It has often been said that Ikea founder Ingvar Kamprad, while notoriously frugal, was never interested in money.  Kamprad left a fortune estimated at close to $59 billion when he died in January 2018, but his primary focus seemed to be in both creating a company that lasted, and also creating a lasting difference.

Experts say his ownership structure and succession plan were designed with both intentions in mind.  It can even be argued that Kamprad’s succession plan was a unique hybrid of philanthropy, innovation and business continuity — with the added wrinkle that none of his heirs have direct control of the company he founded going forward. In the end, his company is securely positioned for ongoing growth long after his death; his heirs will be comfortably taken care of, though not in control; and charities and non-profits will benefit from Kamprad’s fortune as well.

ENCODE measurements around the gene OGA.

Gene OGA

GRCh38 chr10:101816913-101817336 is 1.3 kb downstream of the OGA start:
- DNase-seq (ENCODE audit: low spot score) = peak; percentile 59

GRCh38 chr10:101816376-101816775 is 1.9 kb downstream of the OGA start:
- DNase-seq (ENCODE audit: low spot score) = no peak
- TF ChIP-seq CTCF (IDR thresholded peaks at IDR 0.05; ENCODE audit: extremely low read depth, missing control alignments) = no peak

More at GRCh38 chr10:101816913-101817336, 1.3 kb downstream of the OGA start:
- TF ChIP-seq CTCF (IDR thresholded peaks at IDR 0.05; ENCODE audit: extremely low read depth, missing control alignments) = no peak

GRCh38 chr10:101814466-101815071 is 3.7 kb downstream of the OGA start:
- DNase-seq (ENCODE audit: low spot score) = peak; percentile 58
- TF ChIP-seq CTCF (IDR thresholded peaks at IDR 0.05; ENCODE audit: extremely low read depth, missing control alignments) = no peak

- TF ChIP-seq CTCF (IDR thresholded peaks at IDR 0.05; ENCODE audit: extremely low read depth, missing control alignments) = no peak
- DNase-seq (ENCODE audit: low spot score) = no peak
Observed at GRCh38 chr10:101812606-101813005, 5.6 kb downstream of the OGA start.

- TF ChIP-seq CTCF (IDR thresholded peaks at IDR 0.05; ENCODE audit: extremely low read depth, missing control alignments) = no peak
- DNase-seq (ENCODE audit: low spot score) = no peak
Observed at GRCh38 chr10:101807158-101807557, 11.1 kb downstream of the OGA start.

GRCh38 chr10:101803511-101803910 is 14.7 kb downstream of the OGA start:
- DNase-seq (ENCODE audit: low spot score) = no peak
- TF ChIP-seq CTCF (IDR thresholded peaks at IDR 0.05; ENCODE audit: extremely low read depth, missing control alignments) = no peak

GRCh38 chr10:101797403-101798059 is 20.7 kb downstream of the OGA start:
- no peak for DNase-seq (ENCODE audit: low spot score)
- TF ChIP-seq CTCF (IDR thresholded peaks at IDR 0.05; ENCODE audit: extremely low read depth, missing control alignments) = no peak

Further commentary is here at Bloomberg.